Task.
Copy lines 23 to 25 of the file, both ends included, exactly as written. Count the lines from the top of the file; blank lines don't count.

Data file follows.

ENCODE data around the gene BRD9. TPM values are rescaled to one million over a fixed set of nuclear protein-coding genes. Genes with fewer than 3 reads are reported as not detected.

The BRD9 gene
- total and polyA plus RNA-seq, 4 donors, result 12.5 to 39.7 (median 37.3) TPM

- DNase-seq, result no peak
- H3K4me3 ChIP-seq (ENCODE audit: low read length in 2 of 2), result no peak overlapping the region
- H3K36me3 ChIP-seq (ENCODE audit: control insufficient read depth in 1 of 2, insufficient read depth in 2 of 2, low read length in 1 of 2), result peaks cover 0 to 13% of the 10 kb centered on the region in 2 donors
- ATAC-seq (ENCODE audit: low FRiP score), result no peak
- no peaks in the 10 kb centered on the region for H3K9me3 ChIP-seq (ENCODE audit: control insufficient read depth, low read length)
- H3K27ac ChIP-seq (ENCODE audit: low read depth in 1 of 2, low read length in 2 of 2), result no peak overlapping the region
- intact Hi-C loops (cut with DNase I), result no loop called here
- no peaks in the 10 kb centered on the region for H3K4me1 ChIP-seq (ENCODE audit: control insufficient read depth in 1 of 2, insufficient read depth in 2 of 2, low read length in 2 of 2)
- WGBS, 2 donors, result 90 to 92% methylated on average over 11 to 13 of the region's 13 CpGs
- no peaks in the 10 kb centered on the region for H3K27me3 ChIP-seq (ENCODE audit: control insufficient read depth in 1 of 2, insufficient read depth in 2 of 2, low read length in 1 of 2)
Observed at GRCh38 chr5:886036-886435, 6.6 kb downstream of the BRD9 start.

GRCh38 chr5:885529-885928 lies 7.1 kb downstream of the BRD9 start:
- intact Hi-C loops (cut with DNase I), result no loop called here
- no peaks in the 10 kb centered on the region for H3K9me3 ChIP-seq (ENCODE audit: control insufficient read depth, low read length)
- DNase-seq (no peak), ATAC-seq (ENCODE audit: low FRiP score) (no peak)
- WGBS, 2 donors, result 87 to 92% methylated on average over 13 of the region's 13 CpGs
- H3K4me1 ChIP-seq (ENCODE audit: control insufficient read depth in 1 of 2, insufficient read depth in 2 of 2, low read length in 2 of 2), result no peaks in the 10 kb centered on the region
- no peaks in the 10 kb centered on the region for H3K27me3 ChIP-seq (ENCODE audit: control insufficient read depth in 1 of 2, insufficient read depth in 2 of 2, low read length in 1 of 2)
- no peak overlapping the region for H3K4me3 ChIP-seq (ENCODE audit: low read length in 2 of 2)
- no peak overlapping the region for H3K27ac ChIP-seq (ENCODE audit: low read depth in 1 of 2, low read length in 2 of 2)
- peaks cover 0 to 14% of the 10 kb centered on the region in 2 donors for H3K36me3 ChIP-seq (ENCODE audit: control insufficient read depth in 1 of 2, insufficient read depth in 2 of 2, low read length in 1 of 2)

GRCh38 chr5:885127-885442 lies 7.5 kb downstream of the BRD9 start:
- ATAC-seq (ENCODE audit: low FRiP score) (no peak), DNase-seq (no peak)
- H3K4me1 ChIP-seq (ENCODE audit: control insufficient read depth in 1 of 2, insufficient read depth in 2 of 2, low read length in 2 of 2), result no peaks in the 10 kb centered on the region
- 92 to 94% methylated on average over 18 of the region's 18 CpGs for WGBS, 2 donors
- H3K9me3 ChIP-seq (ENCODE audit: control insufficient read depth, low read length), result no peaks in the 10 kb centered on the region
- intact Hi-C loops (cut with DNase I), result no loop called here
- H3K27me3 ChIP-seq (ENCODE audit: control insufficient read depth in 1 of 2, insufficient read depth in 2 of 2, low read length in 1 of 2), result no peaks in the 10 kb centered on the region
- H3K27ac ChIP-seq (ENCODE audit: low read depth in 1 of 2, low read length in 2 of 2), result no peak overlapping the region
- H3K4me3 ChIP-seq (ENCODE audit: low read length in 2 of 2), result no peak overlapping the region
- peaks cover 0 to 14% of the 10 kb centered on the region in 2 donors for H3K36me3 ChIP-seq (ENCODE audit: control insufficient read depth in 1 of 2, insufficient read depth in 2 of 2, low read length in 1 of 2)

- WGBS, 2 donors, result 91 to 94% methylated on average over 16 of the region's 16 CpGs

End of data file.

- no peak overlapping the region for H3K27ac ChIP-seq (ENCODE audit: low read depth in 1 of 2, low read length in 2 of 2)
- peaks cover 0 to 14% of the 10 kb centered on the region in 2 donors for H3K36me3 ChIP-seq (ENCODE audit: control insufficient read depth in 1 of 2, insufficient read depth in 2 of 2, low read length in 1 of 2)

GRCh38 chr5:885127-885442 lies 7.5 kb downstream of the BRD9 start: